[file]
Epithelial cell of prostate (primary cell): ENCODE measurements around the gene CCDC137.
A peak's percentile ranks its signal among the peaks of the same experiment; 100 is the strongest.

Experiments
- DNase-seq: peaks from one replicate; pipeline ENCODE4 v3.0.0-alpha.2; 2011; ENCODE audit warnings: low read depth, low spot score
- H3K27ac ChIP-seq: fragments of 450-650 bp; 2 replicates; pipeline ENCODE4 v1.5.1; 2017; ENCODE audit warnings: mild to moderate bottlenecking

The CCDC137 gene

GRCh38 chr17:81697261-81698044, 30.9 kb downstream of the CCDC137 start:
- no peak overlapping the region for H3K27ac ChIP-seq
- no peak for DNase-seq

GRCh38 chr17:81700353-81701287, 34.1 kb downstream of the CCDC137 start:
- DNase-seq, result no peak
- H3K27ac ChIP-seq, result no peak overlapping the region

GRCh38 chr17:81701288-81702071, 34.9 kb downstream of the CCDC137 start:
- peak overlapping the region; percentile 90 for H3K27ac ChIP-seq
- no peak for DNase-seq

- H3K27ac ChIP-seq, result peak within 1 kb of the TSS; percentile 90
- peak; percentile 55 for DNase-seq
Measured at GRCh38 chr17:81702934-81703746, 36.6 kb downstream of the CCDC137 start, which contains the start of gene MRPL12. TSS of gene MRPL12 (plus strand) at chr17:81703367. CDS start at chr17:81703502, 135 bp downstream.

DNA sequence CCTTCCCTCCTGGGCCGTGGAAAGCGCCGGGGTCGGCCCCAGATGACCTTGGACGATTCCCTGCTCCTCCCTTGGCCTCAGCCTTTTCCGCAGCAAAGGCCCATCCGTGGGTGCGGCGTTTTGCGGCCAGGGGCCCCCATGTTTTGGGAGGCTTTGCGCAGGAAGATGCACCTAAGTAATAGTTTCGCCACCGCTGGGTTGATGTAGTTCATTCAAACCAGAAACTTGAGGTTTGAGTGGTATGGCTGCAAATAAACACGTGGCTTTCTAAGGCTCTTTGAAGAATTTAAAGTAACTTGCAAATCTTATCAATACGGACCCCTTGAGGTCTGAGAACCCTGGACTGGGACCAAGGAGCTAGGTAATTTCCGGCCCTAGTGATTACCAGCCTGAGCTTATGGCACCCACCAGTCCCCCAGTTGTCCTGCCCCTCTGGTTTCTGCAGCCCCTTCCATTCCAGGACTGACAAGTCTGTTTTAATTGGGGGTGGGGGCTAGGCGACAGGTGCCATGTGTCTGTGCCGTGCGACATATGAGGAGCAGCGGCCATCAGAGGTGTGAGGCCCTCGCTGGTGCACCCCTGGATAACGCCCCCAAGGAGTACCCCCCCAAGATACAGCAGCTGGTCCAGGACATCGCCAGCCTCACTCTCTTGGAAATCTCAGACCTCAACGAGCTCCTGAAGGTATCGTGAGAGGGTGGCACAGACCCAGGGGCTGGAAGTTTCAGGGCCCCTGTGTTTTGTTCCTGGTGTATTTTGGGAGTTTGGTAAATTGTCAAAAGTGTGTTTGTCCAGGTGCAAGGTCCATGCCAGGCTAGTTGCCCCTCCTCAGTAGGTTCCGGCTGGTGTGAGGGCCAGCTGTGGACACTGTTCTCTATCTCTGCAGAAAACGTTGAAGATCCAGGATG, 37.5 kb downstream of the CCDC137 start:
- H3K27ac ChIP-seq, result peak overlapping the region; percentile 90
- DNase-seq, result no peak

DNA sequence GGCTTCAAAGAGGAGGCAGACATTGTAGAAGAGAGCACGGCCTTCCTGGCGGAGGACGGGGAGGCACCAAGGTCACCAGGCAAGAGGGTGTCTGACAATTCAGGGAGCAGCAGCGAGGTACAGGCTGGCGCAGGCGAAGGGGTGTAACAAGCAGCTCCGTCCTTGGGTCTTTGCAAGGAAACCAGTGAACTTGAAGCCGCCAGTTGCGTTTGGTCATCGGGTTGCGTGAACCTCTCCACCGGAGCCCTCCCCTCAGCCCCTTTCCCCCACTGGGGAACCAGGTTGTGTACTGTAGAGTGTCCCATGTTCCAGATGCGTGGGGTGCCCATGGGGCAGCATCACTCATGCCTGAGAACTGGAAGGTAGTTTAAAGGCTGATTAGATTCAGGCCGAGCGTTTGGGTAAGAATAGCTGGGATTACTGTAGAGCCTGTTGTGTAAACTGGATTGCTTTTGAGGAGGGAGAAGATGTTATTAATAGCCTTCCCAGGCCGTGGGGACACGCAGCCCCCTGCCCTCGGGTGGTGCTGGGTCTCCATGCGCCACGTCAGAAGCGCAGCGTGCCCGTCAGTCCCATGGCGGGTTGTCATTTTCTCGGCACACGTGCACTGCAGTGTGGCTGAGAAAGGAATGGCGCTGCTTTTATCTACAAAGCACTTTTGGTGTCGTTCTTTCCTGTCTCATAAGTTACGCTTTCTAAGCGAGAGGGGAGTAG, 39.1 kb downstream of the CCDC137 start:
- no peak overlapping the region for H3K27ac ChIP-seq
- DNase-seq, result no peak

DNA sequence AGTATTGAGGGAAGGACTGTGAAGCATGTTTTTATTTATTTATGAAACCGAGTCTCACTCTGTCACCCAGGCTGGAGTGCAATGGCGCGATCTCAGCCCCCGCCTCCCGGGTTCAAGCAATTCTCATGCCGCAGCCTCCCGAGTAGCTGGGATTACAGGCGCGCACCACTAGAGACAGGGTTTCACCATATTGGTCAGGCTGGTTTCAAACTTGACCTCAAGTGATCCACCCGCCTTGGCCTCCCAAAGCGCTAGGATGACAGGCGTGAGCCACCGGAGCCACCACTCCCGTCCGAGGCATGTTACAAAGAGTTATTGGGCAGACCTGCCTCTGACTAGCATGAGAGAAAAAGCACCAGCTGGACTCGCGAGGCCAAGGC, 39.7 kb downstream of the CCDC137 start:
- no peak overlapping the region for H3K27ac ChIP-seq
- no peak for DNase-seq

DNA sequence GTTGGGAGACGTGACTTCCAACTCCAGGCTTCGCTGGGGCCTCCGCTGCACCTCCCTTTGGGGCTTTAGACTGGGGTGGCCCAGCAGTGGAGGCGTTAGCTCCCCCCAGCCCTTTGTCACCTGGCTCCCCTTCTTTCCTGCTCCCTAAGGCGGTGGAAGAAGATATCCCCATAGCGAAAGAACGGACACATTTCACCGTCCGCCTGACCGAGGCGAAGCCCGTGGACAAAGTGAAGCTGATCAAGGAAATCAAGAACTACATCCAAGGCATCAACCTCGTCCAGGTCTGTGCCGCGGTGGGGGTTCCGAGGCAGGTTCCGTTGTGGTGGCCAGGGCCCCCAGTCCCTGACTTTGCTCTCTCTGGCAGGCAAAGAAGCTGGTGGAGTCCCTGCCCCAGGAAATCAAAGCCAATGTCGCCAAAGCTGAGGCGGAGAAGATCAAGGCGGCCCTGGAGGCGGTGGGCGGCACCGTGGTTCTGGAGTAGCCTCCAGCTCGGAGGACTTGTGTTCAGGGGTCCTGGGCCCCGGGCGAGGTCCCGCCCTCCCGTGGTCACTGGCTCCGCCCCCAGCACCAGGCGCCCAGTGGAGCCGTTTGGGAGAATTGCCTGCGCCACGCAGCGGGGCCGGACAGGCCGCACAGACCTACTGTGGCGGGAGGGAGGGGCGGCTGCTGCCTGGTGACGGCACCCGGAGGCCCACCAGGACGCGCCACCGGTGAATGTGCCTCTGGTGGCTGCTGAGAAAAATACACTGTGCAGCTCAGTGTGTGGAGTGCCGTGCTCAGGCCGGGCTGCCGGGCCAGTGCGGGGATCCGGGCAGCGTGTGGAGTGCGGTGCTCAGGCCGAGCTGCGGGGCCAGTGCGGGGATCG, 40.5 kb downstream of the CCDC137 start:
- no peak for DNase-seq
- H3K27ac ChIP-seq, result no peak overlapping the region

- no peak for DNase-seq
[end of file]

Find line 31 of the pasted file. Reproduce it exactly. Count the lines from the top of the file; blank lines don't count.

- no peak for DNase-seq